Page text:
The benefits we found in clasping behavior with the Sativex-like combination of phytocannabinoids had a biochemical correlate in the improvement of metabolic activity recorded in the basal ganglia using in vivo imaging PET analysis, as well as in different H+-MRS indices, potentially reflecting energy failure and neuronal deterioration. It is true that we did not observe any improvement in excitotoxicity and oxidative stress markers measured with H+-MRS with the Sativex-like combination of phytocannabinoids, despite the potential of this combination against both processes. This can be possibly explained by the fact that excitotoxic damage and, in particular, oxidative stress are not particularly relevant cytotoxic processes in R6/2 mice, as found here and as has been described before in other studies [9,35]. On the other hand, it would have been interesting to have data of animal survival after the treatment with the Sativex-like combination of phytocannabinoids, but this was not possible once the animals were euthanized for collecting tissues for H+-MRS analysis.
Collectively, the improvement in some behavioral and neurochemical parameters that have been found here in R6/2 mice after the Sativex-like combination of phytocannabinoids, together with the data obtained in neurotoxin-based models [18,20], fueled the interest in the clinical evaluation of Sativex as a disease-modifying therapy in HD patients. In fact, such clinical evaluation was initiated before our present experiment in R6/2 mice was concluded, and it was derived from the collaboration of a group of Spanish neurologists, GW Pharmaceuticals (the British pharma company that developed Sativex), and various groups of basic researchers including us. The clinical study was developed in a small population of HD patients (all of them early symptomatic), designed as a crossover trial with two different treatment patterns: (i) placebo (12 weeks), washout period (4–6 weeks), and Sativex (12 weeks); and (ii) Sativex (12 weeks), washout period (4–6 weeks) and placebo (12 weeks). The dosing of Sativex®/placebo was 12 sprays/day. The primary endpoint was safety of Sativex in HD patients, whereas the secondary endpoint was to obtain any evidence of slower disease progression in the patients during the active treatment phases. We observed that Sativex, in concordance with previous data obtained in control subjects, patients of other pathologies, and laboratory animals (reviewed in [36]), was safe in HD patients. However, we were unable to detect any evidence of slower disease progression [4]. It is possible that the efficacy of Sativex constituents needs periods of treatments longer than the relatively short 12 weeks used in this clinical trial. A similar situation happened with creatine, which was also a very active neuroprotective compound in preclinical studies in HD [37,38], but failed when passed to clinical validation [39]. Authors concluded that the duration of the study was the critical factor as one year, a treatment period longer than in our study with Sativex [4], was considered not sufficiently long to have clinically detectable impact in HD patients [39]. With the aim of progressing in this direction, we are presently designing a novel initiative that will attempt to recruit a higher population of HD patients, to involve different hospitals in Europe, and to work with more than one Sativex dosing regimen and longer treatment periods.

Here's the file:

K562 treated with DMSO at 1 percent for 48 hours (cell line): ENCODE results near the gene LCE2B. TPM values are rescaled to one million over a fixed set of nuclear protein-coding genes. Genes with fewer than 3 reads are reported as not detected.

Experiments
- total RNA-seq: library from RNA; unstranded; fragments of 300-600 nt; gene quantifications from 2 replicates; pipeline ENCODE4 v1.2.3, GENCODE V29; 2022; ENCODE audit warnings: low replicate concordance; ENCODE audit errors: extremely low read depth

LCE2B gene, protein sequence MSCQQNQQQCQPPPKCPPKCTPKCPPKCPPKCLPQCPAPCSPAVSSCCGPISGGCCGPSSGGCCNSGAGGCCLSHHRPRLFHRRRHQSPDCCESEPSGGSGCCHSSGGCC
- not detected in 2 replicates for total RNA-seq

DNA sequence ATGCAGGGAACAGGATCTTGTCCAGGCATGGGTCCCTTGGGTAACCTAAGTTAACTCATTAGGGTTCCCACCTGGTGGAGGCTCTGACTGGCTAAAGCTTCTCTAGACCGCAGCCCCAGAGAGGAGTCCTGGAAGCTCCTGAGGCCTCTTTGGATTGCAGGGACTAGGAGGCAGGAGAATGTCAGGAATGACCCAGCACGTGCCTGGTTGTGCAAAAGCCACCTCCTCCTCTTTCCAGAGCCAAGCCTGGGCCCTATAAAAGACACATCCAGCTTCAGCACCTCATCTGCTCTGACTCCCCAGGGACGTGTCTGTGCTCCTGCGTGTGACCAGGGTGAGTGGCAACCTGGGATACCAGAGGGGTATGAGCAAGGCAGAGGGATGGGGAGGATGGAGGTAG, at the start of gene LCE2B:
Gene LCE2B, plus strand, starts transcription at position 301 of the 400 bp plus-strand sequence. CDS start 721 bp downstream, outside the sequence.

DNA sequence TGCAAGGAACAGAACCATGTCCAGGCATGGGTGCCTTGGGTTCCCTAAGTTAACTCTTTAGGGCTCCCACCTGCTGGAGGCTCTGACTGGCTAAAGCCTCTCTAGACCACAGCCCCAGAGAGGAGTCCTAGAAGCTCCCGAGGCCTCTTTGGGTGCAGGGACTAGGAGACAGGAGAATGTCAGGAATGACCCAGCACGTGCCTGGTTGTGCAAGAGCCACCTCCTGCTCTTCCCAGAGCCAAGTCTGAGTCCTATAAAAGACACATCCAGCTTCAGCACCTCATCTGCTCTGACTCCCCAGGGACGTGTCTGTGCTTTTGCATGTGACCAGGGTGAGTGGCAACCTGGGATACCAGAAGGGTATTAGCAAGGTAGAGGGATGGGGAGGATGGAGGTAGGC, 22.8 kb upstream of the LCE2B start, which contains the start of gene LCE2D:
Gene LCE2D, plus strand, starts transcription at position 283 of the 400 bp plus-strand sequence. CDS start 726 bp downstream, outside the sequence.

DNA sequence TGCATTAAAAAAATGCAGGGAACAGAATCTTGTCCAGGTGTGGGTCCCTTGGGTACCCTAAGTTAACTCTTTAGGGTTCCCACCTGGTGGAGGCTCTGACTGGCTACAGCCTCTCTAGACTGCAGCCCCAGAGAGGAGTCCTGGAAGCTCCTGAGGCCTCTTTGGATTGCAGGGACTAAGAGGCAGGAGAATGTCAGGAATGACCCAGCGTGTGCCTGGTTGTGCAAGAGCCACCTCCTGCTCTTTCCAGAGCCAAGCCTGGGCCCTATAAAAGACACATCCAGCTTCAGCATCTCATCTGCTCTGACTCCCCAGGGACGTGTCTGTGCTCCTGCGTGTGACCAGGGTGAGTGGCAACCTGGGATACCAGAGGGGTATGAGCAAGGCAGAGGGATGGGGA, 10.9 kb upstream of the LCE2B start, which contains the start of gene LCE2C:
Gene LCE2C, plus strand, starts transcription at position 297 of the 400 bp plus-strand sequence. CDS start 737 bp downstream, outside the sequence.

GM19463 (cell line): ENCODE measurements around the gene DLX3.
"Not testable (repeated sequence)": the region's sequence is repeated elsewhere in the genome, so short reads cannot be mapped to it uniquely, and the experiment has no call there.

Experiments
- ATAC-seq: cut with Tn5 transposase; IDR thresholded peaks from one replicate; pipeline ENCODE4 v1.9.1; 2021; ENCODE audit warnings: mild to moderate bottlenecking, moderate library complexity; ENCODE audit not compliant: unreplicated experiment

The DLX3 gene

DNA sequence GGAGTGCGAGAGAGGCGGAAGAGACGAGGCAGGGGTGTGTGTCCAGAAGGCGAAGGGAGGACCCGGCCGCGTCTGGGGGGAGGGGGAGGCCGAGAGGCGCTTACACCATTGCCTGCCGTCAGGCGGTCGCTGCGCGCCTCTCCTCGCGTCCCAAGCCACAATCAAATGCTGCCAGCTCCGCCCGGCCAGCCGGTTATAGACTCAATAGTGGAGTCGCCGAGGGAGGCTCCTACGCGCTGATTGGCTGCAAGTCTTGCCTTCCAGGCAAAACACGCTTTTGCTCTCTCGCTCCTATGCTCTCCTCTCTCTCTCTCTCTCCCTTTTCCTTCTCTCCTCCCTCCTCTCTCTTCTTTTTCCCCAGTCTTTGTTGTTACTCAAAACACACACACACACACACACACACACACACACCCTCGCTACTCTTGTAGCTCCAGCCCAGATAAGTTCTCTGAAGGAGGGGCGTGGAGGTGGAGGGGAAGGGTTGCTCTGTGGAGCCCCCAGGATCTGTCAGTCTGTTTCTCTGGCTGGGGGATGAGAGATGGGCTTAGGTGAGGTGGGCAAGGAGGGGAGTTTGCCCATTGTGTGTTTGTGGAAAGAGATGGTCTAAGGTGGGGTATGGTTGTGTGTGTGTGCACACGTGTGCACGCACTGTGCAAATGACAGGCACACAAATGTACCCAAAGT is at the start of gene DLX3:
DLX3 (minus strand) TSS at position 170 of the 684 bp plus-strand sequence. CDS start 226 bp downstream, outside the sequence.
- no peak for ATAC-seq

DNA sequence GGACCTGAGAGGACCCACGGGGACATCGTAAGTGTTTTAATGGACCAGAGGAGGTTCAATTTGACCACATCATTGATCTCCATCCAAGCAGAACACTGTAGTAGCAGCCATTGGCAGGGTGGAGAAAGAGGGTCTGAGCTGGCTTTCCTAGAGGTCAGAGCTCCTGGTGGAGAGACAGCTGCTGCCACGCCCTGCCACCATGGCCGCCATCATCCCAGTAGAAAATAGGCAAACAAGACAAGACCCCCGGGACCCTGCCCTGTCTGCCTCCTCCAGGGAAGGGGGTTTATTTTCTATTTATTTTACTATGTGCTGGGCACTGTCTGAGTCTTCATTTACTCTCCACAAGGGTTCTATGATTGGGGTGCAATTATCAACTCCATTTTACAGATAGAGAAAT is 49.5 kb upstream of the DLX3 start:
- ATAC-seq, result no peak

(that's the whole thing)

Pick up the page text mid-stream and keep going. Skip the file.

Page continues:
4. Materials and Methods

4.1. Animals

R6/2 and wild-type mice, produced from initial breeders obtained from Jax (Jackson Laboratories, Bar Harbor, ME, USA), were housed in rooms with controlled photoperiod (08:00–20:00 light) and temperature (22 ± 1 °C) and with free access to standard food and water. Offspring were genotyped for the transgene containing the mutated huntingtin following a procedure described previously [10]. Male R6/2 (160 ± 5 CAG repeats) and wild-type animals were used at the age of 4 weeks to record disease progression and basal ganglia deterioration in pharmacological studies using a Sativex-like combination of phytocannabinoids. All experiments were conducted according to local and European rules (directive 86/609/EEC) and approved by the “Comité de Experimentación Animal” of our university (CEA-UCM 56/2012; 8 March 2012).

4.2. Treatments and Sampling

Animals included in our pharmacological studies were treated with the 1:1 combination of botanical extracts enriched with either ∆9-THC, kindly provided by GW Research Ltd., Cambridge, UK (∆9-THC botanical extract contained 69.6% ∆9-THC, 0.3% CBD, 0.9% CBG, 0.9% cannabichromene, and 1.9% other phytocannabinoids) or CBD, also provided by GW Research Ltd., Cambridge, UK (CBD botanical extract contained 64.3% CBD, 2.3% ∆9-THC, 1.1% CBG, 3.0% cannabichromene, and 1.5% other phytocannabinoids). The total dose of cannabinoid administered was always 4.5 mg/kg (equivalent to 3 mg/kg of pure CBD + ∆9-THC), a dose within the range of effective doses of both compounds when they were administered in pure form in this and other experimental models of HD [10,11,12,13], and also close to the clinical uses of Sativex [4,36]. This was also close to the doses used in our previous studies with Sativex-like combination of phytocannabinoids in other HD models, although these studies used rats instead mice [18,20]. Cannabinoids were prepared in Tween 80-saline solution (1:16) and they were administered intraperitoneally (i.p.). R6/2 mice administered with vehicle, as well as counterpart wild-type animals, were also included in this experiment. To include an additional group of wild-type mice treated with Sativex would have been desirable. However, due to the need to consider the new 3R recommendations on the use of experimental animals and given that previous studies have reported no relevant differences between wild-type animals treated with vehicle or with different cannabinoids [9,10,11], such a group was not included in our present study. The treatment was initiated when animals were 4 weeks old (presymptomatic) and was repeated every day up to the age of 12 weeks, the age at which the animals were euthanized after behavioral (rotarod test analyzed weekly, and clasping analyzed at 10 weeks) and in vivo PET imaging (at 10 weeks) analysis. Their brains were rapidly removed and the two striata dissected and stored immediately at −80 °C for subsequent H+-MRS analysis. It would have been interesting to detect any possible benefit of the Sativex-like combination of phytocannabinoids on animal survival, but this would have demanded a separate experiment, which was not approved due to ethical concerns. In all experiments, at least six animals were used per experimental group.